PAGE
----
In the last two years the Detect team worked towards integrating DNA (eDNA) tools into New Zealand schools’ curriculum. The scientists have actively engaged with a range of schools and year groups to showcase a variety of marine biosecurity concepts and detection tools, including eDNA technologies.
High-throughput sequencing (HTS) technologies are revolutionizing our ability to characterize biodiversity across ecosystems and offer unprecedented opportunities for biosecurity surveillance. Research institutions worldwide increasingly employ HTS methods for biodiversity assessments. However, variance in laboratory procedures, analytical workflows and bioinformatic pipelines impede the transferability and comparability of results across research groups. To assess the consistency of metabarcoding results derived from identical samples and primer sets using varying laboratory procedures, a unique cross-laboratory experiment was conducted as part of a Quadrilateral Scientific Collaboration. The results of this international effort are presented in the recent publication led by the DETECT team. The applied experimental design allowed us to identify discrepancies caused by laboratory-specific variation in technical steps and find the weakest links in the analytical pipelines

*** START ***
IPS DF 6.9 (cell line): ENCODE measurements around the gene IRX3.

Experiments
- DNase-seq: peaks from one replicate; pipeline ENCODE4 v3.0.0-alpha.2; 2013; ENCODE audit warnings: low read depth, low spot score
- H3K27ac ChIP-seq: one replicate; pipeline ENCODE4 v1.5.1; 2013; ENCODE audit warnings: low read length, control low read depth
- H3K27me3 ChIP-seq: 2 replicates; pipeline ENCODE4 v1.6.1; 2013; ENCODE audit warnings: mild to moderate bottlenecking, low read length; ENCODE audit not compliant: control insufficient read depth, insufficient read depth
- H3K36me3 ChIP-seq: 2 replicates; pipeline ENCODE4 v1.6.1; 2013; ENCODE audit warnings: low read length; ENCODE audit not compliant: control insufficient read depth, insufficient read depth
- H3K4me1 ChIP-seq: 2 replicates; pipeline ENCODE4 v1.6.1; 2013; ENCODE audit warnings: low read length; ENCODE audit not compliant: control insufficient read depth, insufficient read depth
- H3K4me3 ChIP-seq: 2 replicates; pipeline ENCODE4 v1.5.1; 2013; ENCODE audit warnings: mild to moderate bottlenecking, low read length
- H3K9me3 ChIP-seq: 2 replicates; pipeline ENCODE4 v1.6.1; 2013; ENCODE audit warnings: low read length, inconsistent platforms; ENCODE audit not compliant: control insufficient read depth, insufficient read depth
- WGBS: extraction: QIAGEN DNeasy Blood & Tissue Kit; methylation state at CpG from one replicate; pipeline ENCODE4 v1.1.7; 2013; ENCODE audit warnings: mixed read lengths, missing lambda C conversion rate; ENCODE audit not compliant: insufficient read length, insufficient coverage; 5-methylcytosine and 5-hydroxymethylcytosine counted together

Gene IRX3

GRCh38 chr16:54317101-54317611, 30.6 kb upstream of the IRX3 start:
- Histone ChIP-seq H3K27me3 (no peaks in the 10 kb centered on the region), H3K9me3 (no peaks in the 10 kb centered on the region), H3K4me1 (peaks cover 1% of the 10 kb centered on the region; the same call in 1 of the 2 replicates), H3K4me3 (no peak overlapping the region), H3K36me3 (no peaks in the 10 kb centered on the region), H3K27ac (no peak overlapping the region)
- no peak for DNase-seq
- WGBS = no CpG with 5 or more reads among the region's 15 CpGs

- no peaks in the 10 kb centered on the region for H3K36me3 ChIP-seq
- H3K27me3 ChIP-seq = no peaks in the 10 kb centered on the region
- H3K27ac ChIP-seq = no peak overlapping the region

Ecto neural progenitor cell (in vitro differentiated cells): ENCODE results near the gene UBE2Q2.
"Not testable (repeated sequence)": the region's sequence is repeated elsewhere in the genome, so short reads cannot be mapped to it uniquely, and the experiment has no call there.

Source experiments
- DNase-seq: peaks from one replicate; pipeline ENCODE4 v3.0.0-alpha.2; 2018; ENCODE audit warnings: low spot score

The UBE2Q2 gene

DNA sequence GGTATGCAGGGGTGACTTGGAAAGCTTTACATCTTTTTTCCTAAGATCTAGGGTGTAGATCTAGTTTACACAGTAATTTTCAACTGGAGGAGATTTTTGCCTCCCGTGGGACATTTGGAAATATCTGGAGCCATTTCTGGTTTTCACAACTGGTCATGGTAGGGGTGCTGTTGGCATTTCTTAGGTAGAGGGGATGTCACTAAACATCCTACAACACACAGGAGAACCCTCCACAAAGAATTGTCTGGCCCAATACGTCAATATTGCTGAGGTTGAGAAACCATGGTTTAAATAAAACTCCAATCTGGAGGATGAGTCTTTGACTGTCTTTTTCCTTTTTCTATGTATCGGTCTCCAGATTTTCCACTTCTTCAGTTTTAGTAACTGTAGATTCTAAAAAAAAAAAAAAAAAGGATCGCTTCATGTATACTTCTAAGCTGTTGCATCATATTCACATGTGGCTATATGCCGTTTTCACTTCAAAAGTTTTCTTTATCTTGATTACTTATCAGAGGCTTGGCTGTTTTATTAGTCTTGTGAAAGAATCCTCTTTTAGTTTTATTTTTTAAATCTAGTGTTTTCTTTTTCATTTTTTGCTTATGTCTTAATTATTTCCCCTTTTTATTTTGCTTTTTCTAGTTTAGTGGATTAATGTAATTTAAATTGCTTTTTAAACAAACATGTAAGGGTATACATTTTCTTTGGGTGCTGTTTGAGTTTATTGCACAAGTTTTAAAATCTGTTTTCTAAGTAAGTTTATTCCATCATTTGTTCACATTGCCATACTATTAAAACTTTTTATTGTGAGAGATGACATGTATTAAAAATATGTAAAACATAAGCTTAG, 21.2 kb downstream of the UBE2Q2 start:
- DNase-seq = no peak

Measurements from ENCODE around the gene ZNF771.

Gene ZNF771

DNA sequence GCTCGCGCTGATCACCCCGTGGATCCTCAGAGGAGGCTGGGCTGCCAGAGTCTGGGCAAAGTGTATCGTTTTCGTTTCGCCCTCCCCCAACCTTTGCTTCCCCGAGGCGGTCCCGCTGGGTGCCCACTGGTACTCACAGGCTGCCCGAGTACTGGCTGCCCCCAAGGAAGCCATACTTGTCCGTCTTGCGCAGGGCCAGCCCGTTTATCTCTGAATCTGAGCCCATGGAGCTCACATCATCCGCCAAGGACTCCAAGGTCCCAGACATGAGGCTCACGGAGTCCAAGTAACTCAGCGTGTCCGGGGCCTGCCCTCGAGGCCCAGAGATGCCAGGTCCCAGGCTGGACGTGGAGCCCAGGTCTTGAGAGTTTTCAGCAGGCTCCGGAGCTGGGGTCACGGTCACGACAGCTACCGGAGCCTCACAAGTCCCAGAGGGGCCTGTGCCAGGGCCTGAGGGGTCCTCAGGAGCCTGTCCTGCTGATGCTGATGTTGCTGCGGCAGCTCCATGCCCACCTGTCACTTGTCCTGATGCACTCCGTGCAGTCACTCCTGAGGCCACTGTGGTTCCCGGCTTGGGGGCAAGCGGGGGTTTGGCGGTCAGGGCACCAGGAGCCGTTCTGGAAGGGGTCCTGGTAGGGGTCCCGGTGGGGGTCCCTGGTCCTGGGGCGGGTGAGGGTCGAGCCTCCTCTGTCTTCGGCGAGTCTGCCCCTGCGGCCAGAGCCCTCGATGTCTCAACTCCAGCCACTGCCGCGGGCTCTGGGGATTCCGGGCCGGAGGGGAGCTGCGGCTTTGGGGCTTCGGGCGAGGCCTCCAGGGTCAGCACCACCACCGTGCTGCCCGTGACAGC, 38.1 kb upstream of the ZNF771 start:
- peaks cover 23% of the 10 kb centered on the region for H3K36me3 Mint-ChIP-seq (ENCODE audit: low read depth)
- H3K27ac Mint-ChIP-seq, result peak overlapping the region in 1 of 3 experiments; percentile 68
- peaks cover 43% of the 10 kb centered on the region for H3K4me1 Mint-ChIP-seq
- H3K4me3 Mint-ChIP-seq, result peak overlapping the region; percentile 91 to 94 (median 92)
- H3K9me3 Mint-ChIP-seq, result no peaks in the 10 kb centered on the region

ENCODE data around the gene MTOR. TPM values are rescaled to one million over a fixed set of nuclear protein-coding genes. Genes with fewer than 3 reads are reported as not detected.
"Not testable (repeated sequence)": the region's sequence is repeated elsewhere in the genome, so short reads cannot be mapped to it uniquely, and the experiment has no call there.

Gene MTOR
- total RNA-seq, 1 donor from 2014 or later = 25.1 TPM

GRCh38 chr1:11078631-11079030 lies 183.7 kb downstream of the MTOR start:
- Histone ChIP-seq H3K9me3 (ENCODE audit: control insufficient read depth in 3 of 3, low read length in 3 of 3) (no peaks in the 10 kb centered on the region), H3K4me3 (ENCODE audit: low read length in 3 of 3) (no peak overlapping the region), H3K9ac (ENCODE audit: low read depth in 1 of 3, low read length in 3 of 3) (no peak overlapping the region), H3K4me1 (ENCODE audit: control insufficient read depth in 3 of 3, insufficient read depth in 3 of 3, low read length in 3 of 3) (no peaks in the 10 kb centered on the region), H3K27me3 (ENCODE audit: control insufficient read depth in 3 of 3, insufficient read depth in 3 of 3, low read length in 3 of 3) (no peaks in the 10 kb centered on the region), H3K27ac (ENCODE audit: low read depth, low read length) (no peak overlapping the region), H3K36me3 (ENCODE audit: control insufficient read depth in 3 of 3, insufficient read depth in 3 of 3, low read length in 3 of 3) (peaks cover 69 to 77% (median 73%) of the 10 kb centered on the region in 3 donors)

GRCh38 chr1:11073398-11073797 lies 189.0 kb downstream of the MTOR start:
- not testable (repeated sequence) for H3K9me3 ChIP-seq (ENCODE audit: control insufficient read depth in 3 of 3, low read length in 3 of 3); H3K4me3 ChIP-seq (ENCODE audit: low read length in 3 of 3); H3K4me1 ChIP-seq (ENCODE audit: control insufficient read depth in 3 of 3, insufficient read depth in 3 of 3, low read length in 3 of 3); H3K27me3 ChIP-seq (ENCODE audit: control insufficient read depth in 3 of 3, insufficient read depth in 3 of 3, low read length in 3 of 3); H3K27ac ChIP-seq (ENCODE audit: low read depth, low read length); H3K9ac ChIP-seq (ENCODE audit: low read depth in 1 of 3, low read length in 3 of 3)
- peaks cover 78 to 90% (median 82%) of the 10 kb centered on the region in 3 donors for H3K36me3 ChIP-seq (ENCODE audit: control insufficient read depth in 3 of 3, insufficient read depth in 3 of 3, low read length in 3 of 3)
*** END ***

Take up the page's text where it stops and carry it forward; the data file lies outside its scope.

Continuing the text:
that resulted in the greatest divergence in metabarcoding data. This study presents some valuable empirical insights for standardizing future metabarcoding applications.